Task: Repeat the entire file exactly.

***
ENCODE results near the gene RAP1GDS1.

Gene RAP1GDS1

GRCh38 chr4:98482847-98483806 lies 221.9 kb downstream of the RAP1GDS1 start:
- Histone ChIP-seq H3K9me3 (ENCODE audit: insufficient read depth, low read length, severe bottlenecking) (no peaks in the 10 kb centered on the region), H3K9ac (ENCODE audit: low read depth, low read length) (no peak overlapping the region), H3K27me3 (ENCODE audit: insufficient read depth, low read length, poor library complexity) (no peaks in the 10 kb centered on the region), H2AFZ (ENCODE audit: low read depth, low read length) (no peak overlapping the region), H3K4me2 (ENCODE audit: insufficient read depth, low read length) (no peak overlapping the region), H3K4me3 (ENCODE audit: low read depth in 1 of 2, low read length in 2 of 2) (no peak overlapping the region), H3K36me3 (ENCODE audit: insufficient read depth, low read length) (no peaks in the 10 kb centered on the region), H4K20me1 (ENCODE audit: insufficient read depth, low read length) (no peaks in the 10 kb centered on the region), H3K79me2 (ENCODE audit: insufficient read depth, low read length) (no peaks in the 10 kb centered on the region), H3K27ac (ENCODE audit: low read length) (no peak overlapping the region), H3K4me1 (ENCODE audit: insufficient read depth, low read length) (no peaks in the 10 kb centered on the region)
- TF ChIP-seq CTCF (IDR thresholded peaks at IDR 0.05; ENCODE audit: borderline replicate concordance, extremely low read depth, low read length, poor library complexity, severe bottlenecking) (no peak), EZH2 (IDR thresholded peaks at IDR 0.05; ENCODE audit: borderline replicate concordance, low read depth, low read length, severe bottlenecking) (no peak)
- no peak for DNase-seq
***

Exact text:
ENCODE results near the gene RAP1GDS1.

Gene RAP1GDS1

GRCh38 chr4:98482847-98483806 lies 221.9 kb downstream of the RAP1GDS1 start:
- Histone ChIP-seq H3K9me3 (ENCODE audit: insufficient read depth, low read length, severe bottlenecking) (no peaks in the 10 kb centered on the region), H3K9ac (ENCODE audit: low read depth, low read length) (no peak overlapping the region), H3K27me3 (ENCODE audit: insufficient read depth, low read length, poor library complexity) (no peaks in the 10 kb centered on the region), H2AFZ (ENCODE audit: low read depth, low read length) (no peak overlapping the region), H3K4me2 (ENCODE audit: insufficient read depth, low read length) (no peak overlapping the region), H3K4me3 (ENCODE audit: low read depth in 1 of 2, low read length in 2 of 2) (no peak overlapping the region), H3K36me3 (ENCODE audit: insufficient read depth, low read length) (no peaks in the 10 kb centered on the region), H4K20me1 (ENCODE audit: insufficient read depth, low read length) (no peaks in the 10 kb centered on the region), H3K79me2 (ENCODE audit: insufficient read depth, low read length) (no peaks in the 10 kb centered on the region), H3K27ac (ENCODE audit: low read length) (no peak overlapping the region), H3K4me1 (ENCODE audit: insufficient read depth, low read length) (no peaks in the 10 kb centered on the region)
- TF ChIP-seq CTCF (IDR thresholded peaks at IDR 0.05; ENCODE audit: borderline replicate concordance, extremely low read depth, low read length, poor library complexity, severe bottlenecking) (no peak), EZH2 (IDR thresholded peaks at IDR 0.05; ENCODE audit: borderline replicate concordance, low read depth, low read length, severe bottlenecking) (no peak)
- no peak for DNase-seq